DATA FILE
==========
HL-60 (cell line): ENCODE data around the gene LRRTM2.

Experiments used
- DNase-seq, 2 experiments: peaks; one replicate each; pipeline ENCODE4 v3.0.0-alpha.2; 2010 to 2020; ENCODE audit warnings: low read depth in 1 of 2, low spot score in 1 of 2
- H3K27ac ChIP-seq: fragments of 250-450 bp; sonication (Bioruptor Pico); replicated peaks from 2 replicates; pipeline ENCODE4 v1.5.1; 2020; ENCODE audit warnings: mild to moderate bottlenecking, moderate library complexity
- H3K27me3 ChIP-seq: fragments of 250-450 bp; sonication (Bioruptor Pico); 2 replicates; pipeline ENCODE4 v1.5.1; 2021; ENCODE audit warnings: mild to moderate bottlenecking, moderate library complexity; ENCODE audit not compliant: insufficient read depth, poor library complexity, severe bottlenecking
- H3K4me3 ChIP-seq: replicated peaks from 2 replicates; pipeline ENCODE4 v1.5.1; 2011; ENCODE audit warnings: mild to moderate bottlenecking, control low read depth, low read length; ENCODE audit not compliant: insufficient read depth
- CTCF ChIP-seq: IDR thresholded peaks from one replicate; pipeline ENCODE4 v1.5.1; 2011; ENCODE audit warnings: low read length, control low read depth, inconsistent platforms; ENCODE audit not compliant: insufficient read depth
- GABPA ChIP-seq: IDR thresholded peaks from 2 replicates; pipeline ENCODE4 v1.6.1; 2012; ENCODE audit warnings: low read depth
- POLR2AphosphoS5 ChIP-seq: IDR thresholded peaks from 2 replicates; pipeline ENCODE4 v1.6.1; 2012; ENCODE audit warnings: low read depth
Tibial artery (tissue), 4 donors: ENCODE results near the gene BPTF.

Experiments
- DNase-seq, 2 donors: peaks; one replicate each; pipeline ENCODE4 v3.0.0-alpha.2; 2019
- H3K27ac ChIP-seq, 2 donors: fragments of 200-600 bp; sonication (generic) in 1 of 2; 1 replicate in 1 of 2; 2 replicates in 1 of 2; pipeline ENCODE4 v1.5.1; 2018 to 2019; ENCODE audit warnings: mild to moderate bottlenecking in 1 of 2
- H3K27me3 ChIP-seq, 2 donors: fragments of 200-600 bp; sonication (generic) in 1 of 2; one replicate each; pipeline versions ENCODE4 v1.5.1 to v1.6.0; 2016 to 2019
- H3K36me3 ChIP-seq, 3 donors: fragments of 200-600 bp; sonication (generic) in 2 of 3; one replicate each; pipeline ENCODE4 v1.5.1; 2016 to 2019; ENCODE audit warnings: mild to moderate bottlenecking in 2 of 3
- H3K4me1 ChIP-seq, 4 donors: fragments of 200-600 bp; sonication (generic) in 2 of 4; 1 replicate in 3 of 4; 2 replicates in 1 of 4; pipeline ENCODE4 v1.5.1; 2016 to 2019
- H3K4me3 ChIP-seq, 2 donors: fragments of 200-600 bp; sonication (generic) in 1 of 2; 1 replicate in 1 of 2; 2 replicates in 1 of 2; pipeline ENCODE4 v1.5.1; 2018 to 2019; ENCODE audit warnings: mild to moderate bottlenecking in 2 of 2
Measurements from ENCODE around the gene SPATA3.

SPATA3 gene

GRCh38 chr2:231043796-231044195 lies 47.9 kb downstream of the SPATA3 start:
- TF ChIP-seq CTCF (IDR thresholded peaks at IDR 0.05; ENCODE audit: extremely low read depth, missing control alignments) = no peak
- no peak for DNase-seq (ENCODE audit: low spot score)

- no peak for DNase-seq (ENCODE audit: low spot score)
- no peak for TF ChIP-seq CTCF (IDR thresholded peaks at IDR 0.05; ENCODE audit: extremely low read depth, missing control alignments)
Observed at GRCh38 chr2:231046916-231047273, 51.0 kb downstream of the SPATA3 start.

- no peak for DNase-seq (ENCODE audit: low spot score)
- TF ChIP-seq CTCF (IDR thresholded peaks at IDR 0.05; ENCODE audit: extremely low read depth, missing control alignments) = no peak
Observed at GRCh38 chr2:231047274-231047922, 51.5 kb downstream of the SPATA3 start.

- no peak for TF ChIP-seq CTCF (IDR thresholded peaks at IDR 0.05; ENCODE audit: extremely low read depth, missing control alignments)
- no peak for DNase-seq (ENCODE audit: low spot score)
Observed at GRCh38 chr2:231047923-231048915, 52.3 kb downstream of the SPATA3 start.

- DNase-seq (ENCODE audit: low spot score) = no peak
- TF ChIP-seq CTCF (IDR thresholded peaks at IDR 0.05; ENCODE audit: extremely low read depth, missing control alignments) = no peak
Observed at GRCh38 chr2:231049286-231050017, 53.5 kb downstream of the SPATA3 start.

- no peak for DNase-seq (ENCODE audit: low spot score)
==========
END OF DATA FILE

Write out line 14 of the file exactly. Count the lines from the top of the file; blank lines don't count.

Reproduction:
- H3K27me3 ChIP-seq, 2 donors: fragments of 200-600 bp; sonication (generic) in 1 of 2; one replicate each; pipeline versions ENCODE4 v1.5.1 to v1.6.0; 2016 to 2019